On Wednesday, federal prosecutors said they had uncovered evidence that Butina was living with "U.S. Person 1", though she appeared to "treat that relationship as simply a necessary aspect of her activities", according to court documents. She also had contact information for people who investigators believe were employees of Russia's Federal Security Services, or FSB, the successor intelligence agency to the KGB.
The charges against Butina were obtained on Saturday, court records show, the day after the Justice Department revealed an indictment against 12 Russian intelligence officers for allegedly conspiring to hack Democratic politicians in 2016.
The indictment accuses Butina of conspiring with the unnamed "Russian official" to "infiltrate organizations active in American politics in an effort to advance the interests of the Russian federation".
Robert Driscoll, an attorney for Butina, said in a statement to the Washington Post that she "intends to defend her rights vigorously and looks forward to clearing her name".
Kremlin-backed Russian television calls her the "ideal victim" of anti-Russian hysteria in the U.S.
In seeking her detention, prosecutors said Butina's "legal status in the United States is predicated on deception".More news: Secret Service agent died on Trump trip abroad, body returning to US
Butina was arrested over the weekend amid signs that she planned to leave the country.
"Prosecutors noted her last tie to the District of Columbia - her apartment lease - ends on July 31, and there were boxes packed in it consistent with a forthcoming move at the time of her arrest on July 15".
Those steps, according to the document, included applying for a visa that would allow her to travel to and from the US; looking into getting a moving truck and purchasing moving boxes; making a wire transfer of $3,500 to an account in Russian Federation; packing up her belongings, and leaving a letter telling her landlord she and US Person 1 would end their lease by the end of July.
"The concern that Butina poses a risk of flight is only heightened due to her connection to suspected Russian intelligence operatives", prosecutors wrote.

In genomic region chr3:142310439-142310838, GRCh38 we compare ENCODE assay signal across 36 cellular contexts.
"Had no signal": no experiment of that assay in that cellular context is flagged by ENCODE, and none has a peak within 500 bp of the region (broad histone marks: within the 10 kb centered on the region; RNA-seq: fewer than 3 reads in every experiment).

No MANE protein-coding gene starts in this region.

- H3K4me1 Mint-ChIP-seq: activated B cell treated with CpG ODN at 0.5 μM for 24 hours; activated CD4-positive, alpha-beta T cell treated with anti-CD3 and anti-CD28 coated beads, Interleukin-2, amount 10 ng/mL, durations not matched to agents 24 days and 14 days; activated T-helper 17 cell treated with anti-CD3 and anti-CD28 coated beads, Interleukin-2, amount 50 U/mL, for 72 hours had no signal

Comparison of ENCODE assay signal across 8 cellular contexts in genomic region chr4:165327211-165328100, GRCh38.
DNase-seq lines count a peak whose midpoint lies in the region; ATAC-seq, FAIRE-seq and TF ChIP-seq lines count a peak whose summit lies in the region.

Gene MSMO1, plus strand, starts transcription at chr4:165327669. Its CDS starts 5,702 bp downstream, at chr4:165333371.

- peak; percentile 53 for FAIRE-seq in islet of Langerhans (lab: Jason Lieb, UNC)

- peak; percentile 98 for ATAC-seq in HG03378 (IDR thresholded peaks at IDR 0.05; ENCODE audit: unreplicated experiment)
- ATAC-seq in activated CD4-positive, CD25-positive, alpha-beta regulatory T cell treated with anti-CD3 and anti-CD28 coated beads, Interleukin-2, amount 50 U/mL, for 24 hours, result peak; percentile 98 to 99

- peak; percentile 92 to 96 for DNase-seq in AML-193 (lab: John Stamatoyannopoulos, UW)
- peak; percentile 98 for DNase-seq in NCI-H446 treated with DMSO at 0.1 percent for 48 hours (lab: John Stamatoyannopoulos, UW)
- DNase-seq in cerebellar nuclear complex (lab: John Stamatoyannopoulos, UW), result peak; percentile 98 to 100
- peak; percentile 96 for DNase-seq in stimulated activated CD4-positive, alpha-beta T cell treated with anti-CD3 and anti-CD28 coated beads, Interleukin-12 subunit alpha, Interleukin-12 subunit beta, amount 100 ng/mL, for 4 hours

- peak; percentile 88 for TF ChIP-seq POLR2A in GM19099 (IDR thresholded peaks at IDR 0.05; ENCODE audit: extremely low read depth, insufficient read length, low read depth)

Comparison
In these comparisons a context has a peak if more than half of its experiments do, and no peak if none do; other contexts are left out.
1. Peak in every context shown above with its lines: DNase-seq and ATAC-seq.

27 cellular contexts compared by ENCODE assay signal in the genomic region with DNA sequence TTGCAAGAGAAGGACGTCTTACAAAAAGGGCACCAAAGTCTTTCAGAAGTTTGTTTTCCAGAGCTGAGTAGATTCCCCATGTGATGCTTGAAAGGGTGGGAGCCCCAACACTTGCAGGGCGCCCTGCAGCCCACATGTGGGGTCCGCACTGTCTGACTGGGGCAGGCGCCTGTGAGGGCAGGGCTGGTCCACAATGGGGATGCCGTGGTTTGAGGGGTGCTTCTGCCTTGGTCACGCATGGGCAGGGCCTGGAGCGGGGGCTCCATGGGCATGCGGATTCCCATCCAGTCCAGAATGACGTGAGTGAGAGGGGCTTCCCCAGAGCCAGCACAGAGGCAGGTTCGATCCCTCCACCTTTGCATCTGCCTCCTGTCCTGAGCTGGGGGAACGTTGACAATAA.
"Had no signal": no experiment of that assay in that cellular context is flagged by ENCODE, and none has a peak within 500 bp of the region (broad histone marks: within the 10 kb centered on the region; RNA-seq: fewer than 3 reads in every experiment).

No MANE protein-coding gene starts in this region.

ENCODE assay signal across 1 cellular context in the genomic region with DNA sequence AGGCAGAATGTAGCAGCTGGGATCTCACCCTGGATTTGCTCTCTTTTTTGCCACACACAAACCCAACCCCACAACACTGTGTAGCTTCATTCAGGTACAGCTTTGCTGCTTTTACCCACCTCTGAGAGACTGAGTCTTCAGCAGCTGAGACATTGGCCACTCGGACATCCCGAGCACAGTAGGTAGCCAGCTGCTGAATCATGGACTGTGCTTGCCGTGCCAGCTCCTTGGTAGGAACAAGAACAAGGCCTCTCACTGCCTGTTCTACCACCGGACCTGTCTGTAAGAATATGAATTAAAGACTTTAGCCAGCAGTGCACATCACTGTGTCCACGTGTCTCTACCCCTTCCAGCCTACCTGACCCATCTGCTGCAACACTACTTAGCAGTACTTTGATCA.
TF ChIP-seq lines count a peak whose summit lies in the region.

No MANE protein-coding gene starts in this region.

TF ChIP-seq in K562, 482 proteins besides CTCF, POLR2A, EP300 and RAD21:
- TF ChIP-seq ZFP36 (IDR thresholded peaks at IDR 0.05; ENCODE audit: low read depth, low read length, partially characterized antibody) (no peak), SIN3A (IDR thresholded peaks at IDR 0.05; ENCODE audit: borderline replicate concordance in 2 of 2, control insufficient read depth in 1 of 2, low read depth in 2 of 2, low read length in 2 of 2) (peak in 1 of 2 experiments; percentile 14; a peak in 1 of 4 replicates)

In a new court filing, the Federal Bureau of Investigation alleges that Butina during her time in the United States cohabitated with an unidentified 56-year-old man as part of her cover while conducting her work in the United States. One such exchange occurred a month before the USA presidential election when Butina said she understood that "everything has to be quiet and careful".
On the night of President Donald Trump's election, Butina messaged an unnamed Russian official saying she was "ready for further orders", according to the affidavit released this week. Her ultimate goal was to make American politics more sympathetic to Russian interests, according to court filings. "What can I say!()" Butina responded, "Good teachers!" That description would match Alexander Torshin, a former Russian senator and central banker who was one of 17 Russian government officials individually subjected to sanctions earlier this year for activities related to Syria and Ukraine as well as Crimea.More news: Uber launches 'Spotlight' feature to flag drivers
Butina is accused of operating at the direction of a high-level official of the Russian Central Bank who was recently sanctioned by the U.S. Treasury, the Justice Department said. Other media reported on a business relationship between Butina and Torshin.
She is suspected of gathering intelligence on USA officials and political organizations and working to establish back-channel lines of communications for the Kremlin.
The NRA, which has previously been connected to Butina, has not commented on the charges.
The report bolsters the DOJ's claim that Butina worked with a high ranking Russian official to establish a "back channel" between the USA and Russia.
"Such unfounded claims against our compatriot simply look odd", Zakharova told reporters, adding that Butina had openly resided in the United States "for a long time" and did not hide from anyone.More news: Amazon's Prime Day Evolves From Rummage Sale to Must-Shop Event